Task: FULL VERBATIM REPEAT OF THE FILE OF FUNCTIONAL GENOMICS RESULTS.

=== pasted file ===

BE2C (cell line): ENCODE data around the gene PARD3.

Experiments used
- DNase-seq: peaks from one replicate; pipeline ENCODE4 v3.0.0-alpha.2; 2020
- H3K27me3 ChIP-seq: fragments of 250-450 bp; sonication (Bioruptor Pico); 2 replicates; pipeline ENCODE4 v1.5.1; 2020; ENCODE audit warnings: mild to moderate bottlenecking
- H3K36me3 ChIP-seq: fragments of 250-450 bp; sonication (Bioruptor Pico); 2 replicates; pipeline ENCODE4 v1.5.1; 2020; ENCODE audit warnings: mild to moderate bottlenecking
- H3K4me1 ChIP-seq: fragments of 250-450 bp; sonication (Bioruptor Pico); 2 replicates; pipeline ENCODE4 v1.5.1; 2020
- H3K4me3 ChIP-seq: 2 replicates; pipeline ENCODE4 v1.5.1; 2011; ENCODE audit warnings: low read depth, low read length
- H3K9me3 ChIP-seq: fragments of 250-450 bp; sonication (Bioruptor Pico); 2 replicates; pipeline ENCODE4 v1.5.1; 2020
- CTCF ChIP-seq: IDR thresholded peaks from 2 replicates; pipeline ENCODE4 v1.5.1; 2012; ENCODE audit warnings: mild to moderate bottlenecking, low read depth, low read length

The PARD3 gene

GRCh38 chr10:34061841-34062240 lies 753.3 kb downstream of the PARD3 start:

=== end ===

BE2C (cell line): ENCODE data around the gene PARD3.

Experiments used
- DNase-seq: peaks from one replicate; pipeline ENCODE4 v3.0.0-alpha.2; 2020
- H3K27me3 ChIP-seq: fragments of 250-450 bp; sonication (Bioruptor Pico); 2 replicates; pipeline ENCODE4 v1.5.1; 2020; ENCODE audit warnings: mild to moderate bottlenecking
- H3K36me3 ChIP-seq: fragments of 250-450 bp; sonication (Bioruptor Pico); 2 replicates; pipeline ENCODE4 v1.5.1; 2020; ENCODE audit warnings: mild to moderate bottlenecking
- H3K4me1 ChIP-seq: fragments of 250-450 bp; sonication (Bioruptor Pico); 2 replicates; pipeline ENCODE4 v1.5.1; 2020
- H3K4me3 ChIP-seq: 2 replicates; pipeline ENCODE4 v1.5.1; 2011; ENCODE audit warnings: low read depth, low read length
- H3K9me3 ChIP-seq: fragments of 250-450 bp; sonication (Bioruptor Pico); 2 replicates; pipeline ENCODE4 v1.5.1; 2020
- CTCF ChIP-seq: IDR thresholded peaks from 2 replicates; pipeline ENCODE4 v1.5.1; 2012; ENCODE audit warnings: mild to moderate bottlenecking, low read depth, low read length

The PARD3 gene

GRCh38 chr10:34061841-34062240 lies 753.3 kb downstream of the PARD3 start: